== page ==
3. A moss.
4. A liverwort.
The earliest land plants were probably very similar to modern-day bryophytes. In bryophytes, the gametophytes are nutritionally independent of the sporophytes and the sporophytes are either completely or partially dependent on the gametophytes. Sperm are free swimming and require water to reach the egg. One key difference between the mosses, hornworts, and liverworts is that liverworts have pores on their surface but lack stomata. Mosses and hornworts (and all other land plants) have stomata.
5. (left) pore on surface of a liverwort
(right) stomate on land plant leaf
Interesting note: Some mosses have water conducting tubes, but it is not yet resolved what the origin of those structures are. So, for now, we refer to mosses as nonvascular plants.
Relatively early in the history of plants, the evolution of efficient fluid-conducting systems, consisting of xylem and phloem, solved the problem of water and food transport throughout the plant body. The ability to synthesize lignin (a plant polymer), which is incorporated into the cell wall of supporting and water conducting cells, was also a pivotal step in the evolution of plants. Lignin adds rigidity to cell walls, making it possible for vascularized plants to reach great heights. The shoot system of plants (stems and leaves) was well suited to the demands of life on land - namely, the acquisition of energy from the sun and carbon dioxide from the atmosphere.
The reproductive systems of plants were also changing. The gametophytic stage remained free-living, requiring water for fertilization, but over time, the gametophytic generation underwent a progressive reduction in size - the sporophyte phase became the dominant phase of the life cycle. The earliest vascular plants lacked seeds, a condition still represented by ferns (and a few other groups not discussed here). Therefore, the second major lineage of land plants to evolve is referred to as the seedless, vascular plants.
Seedless vascular plants dominated the landscape in shallow swamp like forests of the Carboniferous period about 300-350 mya. Dead plants did not completely decay in the stagnant water, and organic rubble (called peat) accumulated. The swamps were later covered by the sea, and marine sediments piled on top of the peat. Heat and pressure gradually converted the peat to coal, thus the name of the geologic period (Carboniferous). Four divisions of seedless vascular plants are represented in the modern flora; Psilophyta (Psilotum), Lycophyta (lycopods), Sphenophyta (horsetails), and Pterophyta (ferns).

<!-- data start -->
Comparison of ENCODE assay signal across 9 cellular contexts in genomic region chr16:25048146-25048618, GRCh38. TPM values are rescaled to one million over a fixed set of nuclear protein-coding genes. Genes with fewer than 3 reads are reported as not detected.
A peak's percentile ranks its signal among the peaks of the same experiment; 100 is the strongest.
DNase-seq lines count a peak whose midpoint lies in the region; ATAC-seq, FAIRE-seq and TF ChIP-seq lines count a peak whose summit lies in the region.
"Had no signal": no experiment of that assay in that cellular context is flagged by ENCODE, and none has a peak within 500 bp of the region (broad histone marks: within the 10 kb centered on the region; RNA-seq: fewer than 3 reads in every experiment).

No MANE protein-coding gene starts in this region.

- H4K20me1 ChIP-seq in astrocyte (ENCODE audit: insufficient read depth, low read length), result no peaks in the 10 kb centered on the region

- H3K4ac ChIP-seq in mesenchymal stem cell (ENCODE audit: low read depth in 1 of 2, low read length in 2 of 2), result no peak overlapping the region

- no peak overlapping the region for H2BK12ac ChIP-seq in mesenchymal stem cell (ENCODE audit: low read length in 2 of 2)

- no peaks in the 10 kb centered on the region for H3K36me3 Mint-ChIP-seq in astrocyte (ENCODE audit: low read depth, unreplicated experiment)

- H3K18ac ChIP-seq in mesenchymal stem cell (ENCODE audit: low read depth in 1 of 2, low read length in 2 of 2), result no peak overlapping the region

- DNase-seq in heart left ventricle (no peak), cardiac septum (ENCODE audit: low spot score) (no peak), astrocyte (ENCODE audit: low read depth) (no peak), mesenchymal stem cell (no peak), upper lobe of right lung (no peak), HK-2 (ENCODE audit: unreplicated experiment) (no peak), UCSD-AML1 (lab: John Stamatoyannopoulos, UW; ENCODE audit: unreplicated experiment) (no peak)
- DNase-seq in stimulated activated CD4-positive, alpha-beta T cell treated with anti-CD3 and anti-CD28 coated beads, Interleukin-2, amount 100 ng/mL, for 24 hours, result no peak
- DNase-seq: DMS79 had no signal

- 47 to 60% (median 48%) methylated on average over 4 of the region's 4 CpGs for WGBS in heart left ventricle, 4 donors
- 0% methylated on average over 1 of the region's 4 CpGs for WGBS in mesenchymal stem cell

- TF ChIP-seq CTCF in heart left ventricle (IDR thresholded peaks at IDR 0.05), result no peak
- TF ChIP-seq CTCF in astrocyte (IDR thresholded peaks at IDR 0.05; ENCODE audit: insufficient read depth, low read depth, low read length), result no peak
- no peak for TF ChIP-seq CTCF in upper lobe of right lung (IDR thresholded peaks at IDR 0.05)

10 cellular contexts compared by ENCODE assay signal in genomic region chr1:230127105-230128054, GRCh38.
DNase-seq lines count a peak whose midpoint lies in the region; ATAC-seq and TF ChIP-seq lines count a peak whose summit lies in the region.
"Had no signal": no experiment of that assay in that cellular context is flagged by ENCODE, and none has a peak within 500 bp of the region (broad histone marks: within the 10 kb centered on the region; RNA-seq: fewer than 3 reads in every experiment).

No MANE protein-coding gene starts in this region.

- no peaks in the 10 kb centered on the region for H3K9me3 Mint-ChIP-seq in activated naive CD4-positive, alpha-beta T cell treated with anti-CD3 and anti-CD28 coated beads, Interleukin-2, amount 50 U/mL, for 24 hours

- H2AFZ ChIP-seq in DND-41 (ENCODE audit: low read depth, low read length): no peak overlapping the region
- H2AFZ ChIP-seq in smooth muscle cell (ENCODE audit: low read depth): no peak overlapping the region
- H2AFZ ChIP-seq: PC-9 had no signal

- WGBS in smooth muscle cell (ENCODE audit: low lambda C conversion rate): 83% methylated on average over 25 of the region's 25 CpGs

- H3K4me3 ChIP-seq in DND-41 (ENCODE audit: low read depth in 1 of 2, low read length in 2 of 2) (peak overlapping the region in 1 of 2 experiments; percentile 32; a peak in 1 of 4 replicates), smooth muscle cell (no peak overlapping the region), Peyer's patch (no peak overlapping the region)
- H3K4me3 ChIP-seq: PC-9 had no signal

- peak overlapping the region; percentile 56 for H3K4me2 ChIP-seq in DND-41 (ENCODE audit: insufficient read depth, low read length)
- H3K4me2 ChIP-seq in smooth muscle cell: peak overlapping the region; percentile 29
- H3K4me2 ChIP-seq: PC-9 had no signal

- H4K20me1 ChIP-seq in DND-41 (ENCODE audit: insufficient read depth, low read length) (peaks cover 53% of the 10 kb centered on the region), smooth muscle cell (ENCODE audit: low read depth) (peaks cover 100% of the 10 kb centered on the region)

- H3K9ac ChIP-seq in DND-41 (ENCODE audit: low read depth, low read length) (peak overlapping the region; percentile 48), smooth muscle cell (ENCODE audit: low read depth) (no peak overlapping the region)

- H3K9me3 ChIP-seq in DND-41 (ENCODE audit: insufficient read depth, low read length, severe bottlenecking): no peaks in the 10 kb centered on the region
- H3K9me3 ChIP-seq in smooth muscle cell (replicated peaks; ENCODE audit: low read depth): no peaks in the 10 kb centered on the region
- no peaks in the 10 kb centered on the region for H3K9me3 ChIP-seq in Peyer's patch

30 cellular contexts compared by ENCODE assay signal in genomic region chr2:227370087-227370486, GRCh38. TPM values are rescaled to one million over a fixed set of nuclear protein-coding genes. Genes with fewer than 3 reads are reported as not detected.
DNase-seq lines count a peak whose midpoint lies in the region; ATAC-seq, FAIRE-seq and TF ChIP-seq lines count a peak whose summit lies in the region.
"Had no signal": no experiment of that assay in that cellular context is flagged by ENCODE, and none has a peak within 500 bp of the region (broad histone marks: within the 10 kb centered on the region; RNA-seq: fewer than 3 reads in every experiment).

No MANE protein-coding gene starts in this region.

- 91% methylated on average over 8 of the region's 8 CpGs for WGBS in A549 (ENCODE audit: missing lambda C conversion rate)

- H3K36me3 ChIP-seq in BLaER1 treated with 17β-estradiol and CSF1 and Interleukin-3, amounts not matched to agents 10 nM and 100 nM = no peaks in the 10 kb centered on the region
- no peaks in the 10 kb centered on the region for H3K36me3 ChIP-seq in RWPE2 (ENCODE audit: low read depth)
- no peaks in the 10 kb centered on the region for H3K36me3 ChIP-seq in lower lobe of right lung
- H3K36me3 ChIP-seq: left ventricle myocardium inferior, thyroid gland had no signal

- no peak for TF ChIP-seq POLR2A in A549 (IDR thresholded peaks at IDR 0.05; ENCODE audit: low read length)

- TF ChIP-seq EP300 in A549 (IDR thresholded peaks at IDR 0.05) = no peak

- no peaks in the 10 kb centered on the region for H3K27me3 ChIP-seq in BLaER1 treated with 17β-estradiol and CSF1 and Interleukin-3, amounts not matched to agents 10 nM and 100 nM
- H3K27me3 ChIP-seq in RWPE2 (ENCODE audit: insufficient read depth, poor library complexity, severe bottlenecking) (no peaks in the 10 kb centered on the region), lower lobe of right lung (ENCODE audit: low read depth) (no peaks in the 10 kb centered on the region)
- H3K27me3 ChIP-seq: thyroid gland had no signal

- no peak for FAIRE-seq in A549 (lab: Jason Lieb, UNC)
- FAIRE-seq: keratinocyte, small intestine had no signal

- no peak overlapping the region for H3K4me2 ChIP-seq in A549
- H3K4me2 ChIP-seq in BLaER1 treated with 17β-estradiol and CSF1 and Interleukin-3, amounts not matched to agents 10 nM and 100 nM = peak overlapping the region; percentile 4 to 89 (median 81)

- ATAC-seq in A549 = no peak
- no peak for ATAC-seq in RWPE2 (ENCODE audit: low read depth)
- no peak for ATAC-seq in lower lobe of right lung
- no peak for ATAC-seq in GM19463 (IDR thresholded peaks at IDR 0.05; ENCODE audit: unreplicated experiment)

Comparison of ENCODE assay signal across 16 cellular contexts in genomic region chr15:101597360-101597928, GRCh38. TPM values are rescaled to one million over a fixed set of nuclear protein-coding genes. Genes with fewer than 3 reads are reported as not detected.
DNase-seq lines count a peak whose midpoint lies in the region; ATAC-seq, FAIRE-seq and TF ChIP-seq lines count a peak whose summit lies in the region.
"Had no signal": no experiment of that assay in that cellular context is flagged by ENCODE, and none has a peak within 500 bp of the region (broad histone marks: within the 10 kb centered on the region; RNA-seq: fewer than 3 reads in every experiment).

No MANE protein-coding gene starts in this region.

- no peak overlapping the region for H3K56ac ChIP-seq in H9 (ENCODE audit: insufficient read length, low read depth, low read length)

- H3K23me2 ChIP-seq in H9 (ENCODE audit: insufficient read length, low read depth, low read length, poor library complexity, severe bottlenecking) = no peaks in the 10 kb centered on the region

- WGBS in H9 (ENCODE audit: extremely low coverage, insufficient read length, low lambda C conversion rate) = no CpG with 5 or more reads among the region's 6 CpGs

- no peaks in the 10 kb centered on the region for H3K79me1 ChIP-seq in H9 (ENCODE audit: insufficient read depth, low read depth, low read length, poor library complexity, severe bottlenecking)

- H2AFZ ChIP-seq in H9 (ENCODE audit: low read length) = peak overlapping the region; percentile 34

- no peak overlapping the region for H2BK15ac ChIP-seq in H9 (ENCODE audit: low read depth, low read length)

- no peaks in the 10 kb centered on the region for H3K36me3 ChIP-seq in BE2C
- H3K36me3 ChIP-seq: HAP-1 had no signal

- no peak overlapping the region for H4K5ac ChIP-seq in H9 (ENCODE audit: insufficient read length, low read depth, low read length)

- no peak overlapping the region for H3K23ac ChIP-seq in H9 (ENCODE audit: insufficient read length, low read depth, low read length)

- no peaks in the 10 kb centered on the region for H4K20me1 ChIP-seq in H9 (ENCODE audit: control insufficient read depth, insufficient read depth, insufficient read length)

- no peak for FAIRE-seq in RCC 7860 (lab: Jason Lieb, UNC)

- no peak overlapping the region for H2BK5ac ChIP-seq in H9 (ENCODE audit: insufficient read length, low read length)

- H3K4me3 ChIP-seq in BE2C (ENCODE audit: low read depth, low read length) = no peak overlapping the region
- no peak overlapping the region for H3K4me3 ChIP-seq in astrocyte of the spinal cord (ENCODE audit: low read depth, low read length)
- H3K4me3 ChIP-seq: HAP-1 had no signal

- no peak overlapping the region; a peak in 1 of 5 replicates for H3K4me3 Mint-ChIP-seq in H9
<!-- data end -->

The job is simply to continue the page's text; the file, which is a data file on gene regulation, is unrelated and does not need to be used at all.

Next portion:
Interesting note: Seedless vascular plants grew along side primitive seed plants but the seed plants were not dominant at that time. The seed plant rose to prominence only after the swamps began to dry up at the end of the Carboniferous.
6. Reconstruction of a Carbiniferous swamp (the coal age)
7. Lycopodium, a lycophyte
The most significant feature of lycophytes is the microphyll, a kind of leaf that has arisen and evolved independently from the leaves of other vascular plants (megaphylls). The microphyll has only a single unbranched strand of vascular tissue (xylem and phloem), whereas megaphylls have multiple veins, usually branching one or more times within the leaf. According to one widely accepted theory (diagrammed below), microphylls evolved as outgrowths, called enations, of the main axis of the plant. Megaphylls evolved by fusion of branch systems. Microphylls cover the sporophyte, the dominant life phase in Lycophytes.
The lycophytes are a small and inconspicuous group of plants today, but in the Carboniferous some lycophytes were forest-forming trees more than 35 meters tall. Lycophytes are the oldest extant group of vascular plants, and they dominated major habitats for 40 million years.
The club mosses (Lycopodiales) are usually evergreen, and have been used as Christmas decorations, though their flammable spores and increasing rarity has made this illegal in some states. Other lycophytes, such as Selaginella, may form extensive carpets in the understory of wet tropical forests.
8. Evolution of microphylls (showing enations) and megaphylls.
Even though ferns have free living gametophytes, the sporophyte is the dominant phase of the fern life cycle. Ferns produce spores (not seeds) that are borne on megaphylls (often called fronds). The pattern of spore distribution is often an important taxonomic character.